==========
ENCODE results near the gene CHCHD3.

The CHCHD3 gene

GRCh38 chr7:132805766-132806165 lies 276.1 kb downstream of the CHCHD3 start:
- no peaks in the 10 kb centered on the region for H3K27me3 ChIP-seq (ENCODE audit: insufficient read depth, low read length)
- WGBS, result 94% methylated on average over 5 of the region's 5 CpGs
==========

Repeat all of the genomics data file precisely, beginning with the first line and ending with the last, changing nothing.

ENCODE results near the gene CHCHD3.

The CHCHD3 gene

GRCh38 chr7:132805766-132806165 lies 276.1 kb downstream of the CHCHD3 start:
- no peaks in the 10 kb centered on the region for H3K27me3 ChIP-seq (ENCODE audit: insufficient read depth, low read length)
- WGBS, result 94% methylated on average over 5 of the region's 5 CpGs